#Blessed: Is Everyone Happier Than You On Social Media?< < Back to
BuzzFeed host Tracy Clayton recently asked her Twitter followers to share a picture that they had uploaded to social media — one in which they looked great, but were actually going through a very difficult time.
The tweet went viral. An outpouring of smiling snapshots, accompanied with heart-wrenching behind-the-scenes anecdotes.
Mankaprr Conteh is one of the hundreds who responded. She remembers when the picture she shared was taken, two years ago, when she was 22. She was in the Caribbean.
“My hair is in my hands. The water is shallow. And I’m smiling,” Conteh says.
She looks stunning. Had you been browsing Instagram, you wouldn’t have known that this was one of the worst times of her life. “I was initially diagnosed with depression, and then later diagnosed with bipolar 2. It’s like hating waking up, like dreading the morning,” Conteh says.
Distressed about her daughter, Conteh’s mother took her on a vacation. Conteh says it was a challenging trip — her mother felt powerless and broke down in tears quite a bit. But there were some moments of respite, one of which was when the picture of Conteh smiling in the water was taken.
If you’ve spent any time on social media, you’ve seen this. Pictures of people having a better time than you, often accompanied by the hashtags #blessed and #grateful. Popular culture tells us that people like posting this to show off.
But it’s more complicated than that, says Dr. Brian Primack, director of the Center for Research on Media, Technology and Health at the University of Pittsburgh.
“People who feel socially isolated may be reaching out on social media, on some level, to self-medicate,” he says. Primack suspects that people who are depressed often post to reach out, to feel like they are participating in the fun.
Primack has co-authored several studies about how social media affect mental health. He found that people who checked social media the most frequently had almost three times the risk of depression, compared with people who checked less often.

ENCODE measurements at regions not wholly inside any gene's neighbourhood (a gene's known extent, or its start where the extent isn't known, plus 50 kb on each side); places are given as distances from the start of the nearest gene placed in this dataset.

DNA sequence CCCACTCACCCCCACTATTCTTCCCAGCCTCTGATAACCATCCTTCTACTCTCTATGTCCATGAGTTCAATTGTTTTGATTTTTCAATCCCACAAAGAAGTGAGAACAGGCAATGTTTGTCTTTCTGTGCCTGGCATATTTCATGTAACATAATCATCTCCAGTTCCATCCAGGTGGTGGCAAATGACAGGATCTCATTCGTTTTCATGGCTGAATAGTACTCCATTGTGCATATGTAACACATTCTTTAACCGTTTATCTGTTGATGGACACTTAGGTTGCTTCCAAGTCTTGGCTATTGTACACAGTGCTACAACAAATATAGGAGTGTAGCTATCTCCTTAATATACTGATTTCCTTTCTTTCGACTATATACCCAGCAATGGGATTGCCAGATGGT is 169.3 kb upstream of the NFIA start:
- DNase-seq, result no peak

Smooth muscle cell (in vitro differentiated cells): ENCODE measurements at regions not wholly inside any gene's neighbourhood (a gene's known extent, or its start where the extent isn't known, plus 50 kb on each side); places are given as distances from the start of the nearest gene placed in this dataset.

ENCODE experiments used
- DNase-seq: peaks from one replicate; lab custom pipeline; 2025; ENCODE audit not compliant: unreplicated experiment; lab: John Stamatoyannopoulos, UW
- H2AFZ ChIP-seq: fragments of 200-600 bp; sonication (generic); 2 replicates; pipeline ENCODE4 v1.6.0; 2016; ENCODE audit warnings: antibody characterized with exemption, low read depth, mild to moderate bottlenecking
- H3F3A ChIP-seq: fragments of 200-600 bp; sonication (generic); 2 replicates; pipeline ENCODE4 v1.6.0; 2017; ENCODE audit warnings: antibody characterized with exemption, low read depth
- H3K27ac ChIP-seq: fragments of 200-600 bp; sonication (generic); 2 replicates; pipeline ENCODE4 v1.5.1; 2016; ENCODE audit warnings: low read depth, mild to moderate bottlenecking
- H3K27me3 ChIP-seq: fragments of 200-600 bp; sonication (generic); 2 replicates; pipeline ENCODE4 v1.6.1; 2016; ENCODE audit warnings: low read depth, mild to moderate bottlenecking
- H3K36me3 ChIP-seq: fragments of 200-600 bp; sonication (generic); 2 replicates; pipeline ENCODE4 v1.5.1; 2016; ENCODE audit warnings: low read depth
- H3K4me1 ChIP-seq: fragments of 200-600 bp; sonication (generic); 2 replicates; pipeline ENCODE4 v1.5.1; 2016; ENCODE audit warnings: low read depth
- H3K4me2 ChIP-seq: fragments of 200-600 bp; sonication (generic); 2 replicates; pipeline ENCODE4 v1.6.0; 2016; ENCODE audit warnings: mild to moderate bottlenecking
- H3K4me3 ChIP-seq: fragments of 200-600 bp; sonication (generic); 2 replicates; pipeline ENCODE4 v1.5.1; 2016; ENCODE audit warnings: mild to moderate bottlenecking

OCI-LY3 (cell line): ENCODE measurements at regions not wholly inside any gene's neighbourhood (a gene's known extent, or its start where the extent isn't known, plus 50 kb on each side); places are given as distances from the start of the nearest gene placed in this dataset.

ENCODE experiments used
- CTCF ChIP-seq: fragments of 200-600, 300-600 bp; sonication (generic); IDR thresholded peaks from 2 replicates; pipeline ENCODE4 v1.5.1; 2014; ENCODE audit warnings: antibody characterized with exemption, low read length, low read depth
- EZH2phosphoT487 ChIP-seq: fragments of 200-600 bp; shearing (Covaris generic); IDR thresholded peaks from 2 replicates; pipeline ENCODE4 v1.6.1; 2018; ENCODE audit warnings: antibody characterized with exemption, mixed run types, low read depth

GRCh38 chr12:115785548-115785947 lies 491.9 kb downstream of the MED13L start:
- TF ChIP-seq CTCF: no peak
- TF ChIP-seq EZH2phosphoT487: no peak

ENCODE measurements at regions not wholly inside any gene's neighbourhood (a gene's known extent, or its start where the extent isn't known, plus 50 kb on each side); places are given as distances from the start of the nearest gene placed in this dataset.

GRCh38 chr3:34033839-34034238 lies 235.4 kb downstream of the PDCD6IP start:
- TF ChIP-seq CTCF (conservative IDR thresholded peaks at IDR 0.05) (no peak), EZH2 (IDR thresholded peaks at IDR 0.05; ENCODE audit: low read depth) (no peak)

But other research points to the possible benefits of social media. A recent study of brain development found that for 9- and 10-year-old children, greater social media use, such as scrolling through Instagram and texting, was associated with some positive effects, including increased physical activity, less family conflict and fewer sleep problems. Children who had a higher use of general media, like Internet, TV and video games, were more prone to having worse sleep and more family conflict.
Primack’s findings focus on adults ages 19-32. He says part of the problem is that on one level, we know these are filtered, curated photos. But on social media, “these are real people, so you feel like this is very much real life. You know it’s not a Jose Cuervo ad, where the people are getting paid to put on smiles. These are people that you actually know.”
In other words, it’s a happiness that, albeit closely curated, feels more attainable. If your high school buddy is living it up on a yacht, then why aren’t you?
So which comes first? Do you reach out more on social media because you are depressed, or do you get more depressed because you spend more time there? Primack doesn’t know, but he suspects it’s a cycle. “That reaching out might then only serve to increase the perception of social isolation, which then leads to more social media use, etc.,” he says.
So why did Conteh post that picture of herself smiling on the beach?
“It was like a celebration of the not crappiness of that moment,” she says. “It was almost like trying to get back into the groove of normalcy, in the midst of depression.” It captured the way she wished things could actually be.
But she gets the irony of going on this platform in which “everybody seems happy. And productive. And accomplished. And beautiful,” when back then, she didn’t feel any of those things.
These days, Conteh is an incoming journalism graduate student. Some of her work has focused on mental health, and she says she has thought about how social media affect mental health. She talks openly about her depression — online and offline. She tells people, “Hey, this is what I’m going through, this is how I’m trying to work with it and cope with it. This is how I think it’s affecting you, and this is how we’re going to try to move forward with all this in mind.”
Primack says we shouldn’t dismiss social media as altogether bad. We simply need to understand it better. He uses the analogy of nutrition in America — and how at some point we figured out that our eating was not as healthy as possible. Scientists began researching and people began taking an interest in the topic.
The same process will happen with social media, Primack says. It’s still all very new to us.